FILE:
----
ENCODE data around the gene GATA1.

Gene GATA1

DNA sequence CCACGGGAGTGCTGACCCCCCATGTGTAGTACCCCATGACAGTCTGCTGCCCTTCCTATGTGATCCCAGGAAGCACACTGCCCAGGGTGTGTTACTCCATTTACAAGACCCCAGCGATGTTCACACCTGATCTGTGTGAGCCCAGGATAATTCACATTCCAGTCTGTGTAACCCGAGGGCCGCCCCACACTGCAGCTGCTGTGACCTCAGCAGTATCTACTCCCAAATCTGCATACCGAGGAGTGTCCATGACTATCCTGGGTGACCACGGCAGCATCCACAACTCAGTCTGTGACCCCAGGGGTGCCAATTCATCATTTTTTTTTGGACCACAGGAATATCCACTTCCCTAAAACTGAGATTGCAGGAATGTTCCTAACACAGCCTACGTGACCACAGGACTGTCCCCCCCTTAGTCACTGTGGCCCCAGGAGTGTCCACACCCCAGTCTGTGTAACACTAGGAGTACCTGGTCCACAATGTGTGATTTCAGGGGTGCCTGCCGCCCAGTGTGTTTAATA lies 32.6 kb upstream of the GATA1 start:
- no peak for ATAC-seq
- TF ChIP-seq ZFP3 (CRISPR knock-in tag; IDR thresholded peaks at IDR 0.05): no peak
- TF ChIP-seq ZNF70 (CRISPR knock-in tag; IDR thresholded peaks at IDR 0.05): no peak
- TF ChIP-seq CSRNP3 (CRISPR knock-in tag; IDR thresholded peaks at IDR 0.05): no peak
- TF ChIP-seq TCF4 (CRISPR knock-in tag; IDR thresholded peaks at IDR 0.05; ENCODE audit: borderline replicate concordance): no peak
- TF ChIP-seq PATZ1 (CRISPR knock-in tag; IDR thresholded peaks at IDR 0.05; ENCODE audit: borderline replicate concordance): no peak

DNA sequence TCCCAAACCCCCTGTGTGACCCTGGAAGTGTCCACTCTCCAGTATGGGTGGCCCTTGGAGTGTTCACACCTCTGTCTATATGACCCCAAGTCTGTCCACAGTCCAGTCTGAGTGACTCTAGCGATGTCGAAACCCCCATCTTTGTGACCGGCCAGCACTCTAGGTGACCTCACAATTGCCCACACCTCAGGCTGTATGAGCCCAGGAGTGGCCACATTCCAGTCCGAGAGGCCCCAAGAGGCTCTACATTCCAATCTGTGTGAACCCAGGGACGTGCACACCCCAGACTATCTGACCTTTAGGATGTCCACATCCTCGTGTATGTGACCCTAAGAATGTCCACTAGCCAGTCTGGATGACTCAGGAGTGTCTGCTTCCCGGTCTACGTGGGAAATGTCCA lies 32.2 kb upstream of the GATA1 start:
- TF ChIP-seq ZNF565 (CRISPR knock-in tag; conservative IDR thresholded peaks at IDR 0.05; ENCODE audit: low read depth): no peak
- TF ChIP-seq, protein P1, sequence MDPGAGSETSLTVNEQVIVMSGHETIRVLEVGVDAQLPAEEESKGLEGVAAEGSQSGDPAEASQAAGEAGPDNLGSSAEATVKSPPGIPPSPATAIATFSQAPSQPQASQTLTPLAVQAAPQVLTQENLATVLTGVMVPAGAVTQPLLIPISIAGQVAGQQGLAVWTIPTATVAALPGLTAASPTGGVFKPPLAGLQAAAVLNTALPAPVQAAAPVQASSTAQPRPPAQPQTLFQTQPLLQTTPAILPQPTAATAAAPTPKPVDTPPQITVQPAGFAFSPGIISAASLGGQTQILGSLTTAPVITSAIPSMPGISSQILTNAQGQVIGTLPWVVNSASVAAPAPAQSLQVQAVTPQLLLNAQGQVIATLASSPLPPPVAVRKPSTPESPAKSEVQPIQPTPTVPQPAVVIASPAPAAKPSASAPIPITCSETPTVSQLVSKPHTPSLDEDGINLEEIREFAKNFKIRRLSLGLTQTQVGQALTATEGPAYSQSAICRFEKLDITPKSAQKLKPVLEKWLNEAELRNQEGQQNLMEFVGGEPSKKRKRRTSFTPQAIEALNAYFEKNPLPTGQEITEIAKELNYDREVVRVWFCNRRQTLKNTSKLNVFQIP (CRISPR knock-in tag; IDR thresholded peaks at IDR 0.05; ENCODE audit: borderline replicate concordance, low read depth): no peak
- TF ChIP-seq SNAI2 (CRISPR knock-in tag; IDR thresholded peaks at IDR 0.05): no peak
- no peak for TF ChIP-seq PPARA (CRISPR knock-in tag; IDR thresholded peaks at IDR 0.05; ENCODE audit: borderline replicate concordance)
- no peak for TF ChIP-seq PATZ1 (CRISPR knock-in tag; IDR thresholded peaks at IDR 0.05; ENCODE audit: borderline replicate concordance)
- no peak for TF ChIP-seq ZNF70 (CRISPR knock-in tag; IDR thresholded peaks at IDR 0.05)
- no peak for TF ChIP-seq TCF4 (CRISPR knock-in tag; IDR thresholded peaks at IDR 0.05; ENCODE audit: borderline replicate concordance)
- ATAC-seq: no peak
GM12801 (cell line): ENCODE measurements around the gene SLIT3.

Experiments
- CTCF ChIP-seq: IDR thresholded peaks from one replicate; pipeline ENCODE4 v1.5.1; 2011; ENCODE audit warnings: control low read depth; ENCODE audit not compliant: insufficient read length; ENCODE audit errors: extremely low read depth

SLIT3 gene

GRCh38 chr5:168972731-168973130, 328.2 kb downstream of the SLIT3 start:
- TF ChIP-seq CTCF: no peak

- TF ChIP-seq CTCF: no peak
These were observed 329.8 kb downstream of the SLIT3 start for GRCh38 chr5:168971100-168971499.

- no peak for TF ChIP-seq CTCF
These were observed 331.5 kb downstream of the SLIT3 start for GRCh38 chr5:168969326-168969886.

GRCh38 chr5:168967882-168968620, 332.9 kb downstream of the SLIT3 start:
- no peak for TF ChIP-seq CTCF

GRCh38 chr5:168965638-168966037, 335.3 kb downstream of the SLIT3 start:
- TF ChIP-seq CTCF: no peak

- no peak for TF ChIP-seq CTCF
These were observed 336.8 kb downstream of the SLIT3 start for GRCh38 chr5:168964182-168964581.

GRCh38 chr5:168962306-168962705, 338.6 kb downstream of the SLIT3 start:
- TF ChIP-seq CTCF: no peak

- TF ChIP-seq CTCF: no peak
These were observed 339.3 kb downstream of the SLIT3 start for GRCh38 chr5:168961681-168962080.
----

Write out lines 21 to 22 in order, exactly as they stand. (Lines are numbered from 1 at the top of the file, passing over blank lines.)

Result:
- CTCF ChIP-seq: IDR thresholded peaks from one replicate; pipeline ENCODE4 v1.5.1; 2011; ENCODE audit warnings: control low read depth; ENCODE audit not compliant: insufficient read length; ENCODE audit errors: extremely low read depth

SLIT3 gene